The do_loop_act function implements an action that is not specified directly in a task's description. Instead it is added on the end of the code array automatically by the end_task function. Its purpose is to cause the task to loop back to its first action. To achieve this, it sets the virtual program counter, next_act, for the task to the value of first_act in the task_record. This is always set by the task_builder to refer to the first action specified in a task. In addition, the current task is left in an active state, but put to the back of the active_queue by using the delay_task function provided by the task component. This ensures that tasks cannot block other tasks even if they loop forever without getting delayed by waits, pauses or communication. Notice that it is not possible skip this action as the state of the skip variable is not checked.

void do_loop_act(task_record* t)
{
  t->next_act = t->first_act;
  delay_task(t);
}


Terminate

The terminate action is implemented by the do_terminate_act function. All this has to do is to remove the current task from the active_queue and set its state to idle. After this, the task will never be executed again.

void do_terminate_act(task_record* t)
{
  if (skip) return;
  suspend(t->id, idle);
}


When

Conditional actions are specified by using the when action before another action that is only to be executed if some condition returns true. Conditions used by when are defined in C++ using the same function type as the conditions used in wait actions, i.e. wait_condition. After retrieving the condition from the code array and advancing the virtual program counter, do_when_act evaluates the condition and sets the global skip variable to true if the condition evaluates to false. The value of skip, as seen in the descriptions of the implementations of other actions above, is used to conditionally inhibit the execution of the actions immediately following when. Refer to the implementation of the execute function shown at the beginning of this section to see how this is done in detail.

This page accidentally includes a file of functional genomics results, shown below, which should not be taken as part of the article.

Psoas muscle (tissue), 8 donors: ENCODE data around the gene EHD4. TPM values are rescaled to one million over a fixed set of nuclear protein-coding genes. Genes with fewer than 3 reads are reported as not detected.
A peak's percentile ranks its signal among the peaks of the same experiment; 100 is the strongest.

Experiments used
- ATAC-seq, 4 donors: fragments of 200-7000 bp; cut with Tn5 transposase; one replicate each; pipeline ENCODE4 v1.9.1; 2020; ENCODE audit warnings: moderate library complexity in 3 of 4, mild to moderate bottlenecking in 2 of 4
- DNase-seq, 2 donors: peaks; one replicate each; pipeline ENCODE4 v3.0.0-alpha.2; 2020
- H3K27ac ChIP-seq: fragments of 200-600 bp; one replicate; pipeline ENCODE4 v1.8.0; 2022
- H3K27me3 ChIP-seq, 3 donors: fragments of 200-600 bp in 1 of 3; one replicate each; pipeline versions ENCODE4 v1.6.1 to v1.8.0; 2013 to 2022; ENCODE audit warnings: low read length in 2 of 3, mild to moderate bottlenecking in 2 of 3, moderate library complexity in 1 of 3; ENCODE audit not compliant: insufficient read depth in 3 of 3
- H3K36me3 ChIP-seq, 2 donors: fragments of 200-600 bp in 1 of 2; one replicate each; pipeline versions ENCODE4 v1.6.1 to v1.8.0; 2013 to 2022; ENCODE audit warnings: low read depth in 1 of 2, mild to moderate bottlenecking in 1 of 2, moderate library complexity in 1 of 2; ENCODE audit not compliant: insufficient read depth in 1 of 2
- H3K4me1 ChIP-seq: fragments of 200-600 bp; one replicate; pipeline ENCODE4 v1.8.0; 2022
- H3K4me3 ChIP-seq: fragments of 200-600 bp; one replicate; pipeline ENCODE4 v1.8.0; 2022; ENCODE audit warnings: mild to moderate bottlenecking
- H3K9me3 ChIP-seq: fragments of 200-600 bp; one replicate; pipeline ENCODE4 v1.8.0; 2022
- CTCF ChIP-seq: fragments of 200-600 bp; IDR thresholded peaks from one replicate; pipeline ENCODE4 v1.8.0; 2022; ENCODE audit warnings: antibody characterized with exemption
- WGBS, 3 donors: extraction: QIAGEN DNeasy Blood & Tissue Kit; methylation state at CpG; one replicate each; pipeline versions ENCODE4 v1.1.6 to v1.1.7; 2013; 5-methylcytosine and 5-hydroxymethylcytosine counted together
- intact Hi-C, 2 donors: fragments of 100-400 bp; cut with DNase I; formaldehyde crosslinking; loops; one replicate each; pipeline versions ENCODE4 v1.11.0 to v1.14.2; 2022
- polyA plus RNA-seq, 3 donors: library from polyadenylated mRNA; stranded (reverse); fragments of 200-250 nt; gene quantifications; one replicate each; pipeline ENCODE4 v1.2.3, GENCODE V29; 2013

Notice that when actions cannot be skipped as the value of skip is not checked by the do_when_act function, i.e. it does not make any sense to write two or more consecutive when actions in a task definition.

void do_when_act(task_record* t)
{
  wait_condition condition = (wait_condition)code[t->next_act];
  t->next_act = t->next_act + 1;
  skip = !condition();
}


Repeat

Conditionally repeated actions are specified by using the repeat action before another action that is to be executed and repeated if some condition returns true. The implementation of repeat by the do_repeat_act function is very similar to that used for when actions as shown above. As with when actions, if the associated condition evaluates to false, the following action must be skipped. The implementation of this is identical to that used for when actions. However, if the condition evaluates to true, it is necessary to store the virtual program counter value which refers to the repeat action itself and an indication that the virtual machine must loop back to the repeat after the following action has been executed. These values are stored in the repeating and repeat_point fields of the current task's task_record. Refer to the implementation of the execute function shown at the beginning of this section to see how this is done in detail.